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After replacing the springs, we can then reinstall the FCG. Depending on how far the adjustment screw was set out from the pistol grip screw, you may need to back it off to get the trigger and pin installed.

Once the FCG is reinstalled, we now can begin adjusting our trigger. Take your long Allen wrench and insert it into the pistol grip screw and seat it on the adjuster.

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Adjuster the adjustment screw in until almost all the creep is out of the trigger. I recommend having the safety selector in the fire postition. Once the adjuster is adjusted, cock the hammer back and dry fire into your hand. If the creep is gone or almost gone, check to see if the safety will switch from fire to safe. If it will not, slowly back it off untill it does, then recheck the creep.

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On just about every trigger job I have done like this, I have it set to where the safety will not switch and then just backed off enough to clear. If you would like to remove even more play in the trigger you can notch the safety. I have not had the need to do that to achive what I want out of a trigger, but some people do.

After you have it adjusted to where it feels good and the safety will switch correctly, dry fire the hammer into your hand. You should feel a very smooth, consistent, predictable hammer release. Perform a function check to make sure you installed the disconnector correctly, by pulling the trigger and dry firing into your hand but do not release the trigger. Push the hammer back down while you still have the trigger pulled. You should hear a click, and the hammer should stay back, slowly release the trigger and you should hear another click and it should engage the hammer into the fire position.

If the hammer does not lock back, you have an issue and do not attempt to fire this rifle as it may go full auto, multi round burst, or single shot only with needing to pull the charging handle to fire an additional round. If you have this issue, it is not related to the trigger job, but to you incorrectly reinstalling your FCG. Normally a missing or incorrectly installed disconnector spring. Remove the FCG and inspect.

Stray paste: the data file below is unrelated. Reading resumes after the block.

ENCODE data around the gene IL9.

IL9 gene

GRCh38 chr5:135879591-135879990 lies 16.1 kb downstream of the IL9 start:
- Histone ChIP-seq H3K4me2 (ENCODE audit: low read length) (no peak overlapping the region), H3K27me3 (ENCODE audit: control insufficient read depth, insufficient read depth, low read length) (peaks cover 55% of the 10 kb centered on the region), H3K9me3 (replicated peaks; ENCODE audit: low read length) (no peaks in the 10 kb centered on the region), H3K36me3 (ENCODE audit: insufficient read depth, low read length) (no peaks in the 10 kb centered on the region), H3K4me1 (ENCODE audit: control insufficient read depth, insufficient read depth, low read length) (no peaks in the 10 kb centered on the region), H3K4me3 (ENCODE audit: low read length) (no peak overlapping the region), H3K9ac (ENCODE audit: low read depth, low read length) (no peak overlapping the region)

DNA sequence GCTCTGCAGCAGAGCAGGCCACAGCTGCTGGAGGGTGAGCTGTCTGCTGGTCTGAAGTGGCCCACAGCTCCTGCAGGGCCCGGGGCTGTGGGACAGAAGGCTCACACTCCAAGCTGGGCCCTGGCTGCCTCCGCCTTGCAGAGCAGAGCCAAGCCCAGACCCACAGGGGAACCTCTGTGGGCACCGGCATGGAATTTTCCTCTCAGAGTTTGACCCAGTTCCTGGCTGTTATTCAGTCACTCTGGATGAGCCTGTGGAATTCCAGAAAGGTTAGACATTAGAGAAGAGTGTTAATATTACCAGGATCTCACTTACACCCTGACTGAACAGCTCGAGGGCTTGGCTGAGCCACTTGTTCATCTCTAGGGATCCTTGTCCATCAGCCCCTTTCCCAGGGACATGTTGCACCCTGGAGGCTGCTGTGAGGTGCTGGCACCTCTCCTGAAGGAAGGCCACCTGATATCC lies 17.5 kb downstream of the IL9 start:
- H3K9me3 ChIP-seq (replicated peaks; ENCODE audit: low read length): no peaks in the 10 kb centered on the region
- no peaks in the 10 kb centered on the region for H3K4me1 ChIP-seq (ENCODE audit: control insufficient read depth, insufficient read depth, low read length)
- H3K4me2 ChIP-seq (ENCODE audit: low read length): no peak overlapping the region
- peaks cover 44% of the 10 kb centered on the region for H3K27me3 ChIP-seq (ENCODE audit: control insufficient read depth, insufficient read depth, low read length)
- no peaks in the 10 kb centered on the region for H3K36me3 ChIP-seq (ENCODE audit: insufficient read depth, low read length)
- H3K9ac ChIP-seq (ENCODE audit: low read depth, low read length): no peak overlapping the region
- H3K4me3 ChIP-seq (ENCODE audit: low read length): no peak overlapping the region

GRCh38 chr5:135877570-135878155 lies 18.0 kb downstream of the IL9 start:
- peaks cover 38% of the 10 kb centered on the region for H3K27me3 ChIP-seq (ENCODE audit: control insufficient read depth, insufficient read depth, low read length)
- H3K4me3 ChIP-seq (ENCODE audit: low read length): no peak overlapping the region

If everything passes the function test, we are now ready to lock everything in place. Remove the pistol grip screw (not the adjuster!). I like to take note or mark the adjuster once I have the pistol grip screw out. Once marked, remove the adjuster and add some locktite the the threads of the adjuster (not the pistol grip screw threads), then reinstall the adjuster to your mark.

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Reinstall the pistol grip screw, and then readjust the adjuster making sure again the safety switches correctly with no drag. The re-perform the function test for safety.

At this point the trigger job is complete, lube as normal and work the the trigger by dry firing into your hand. I recommend doing this 100-200 times while you watch tv. Make sure your are letting the hammer land into your hand and not hitting the mag block or bolt release. If your a wuss and the hammer hurts your hand, put something else in its place to catch the hammer like a piece of leather.

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The result should be a nice, smooth, crisp, short, consistent trigger pull. After working the trigger for a few hundred pulls, it should get even better. You should know and feel the exact breaking point where it releases. That is the whole objective of a good trigger.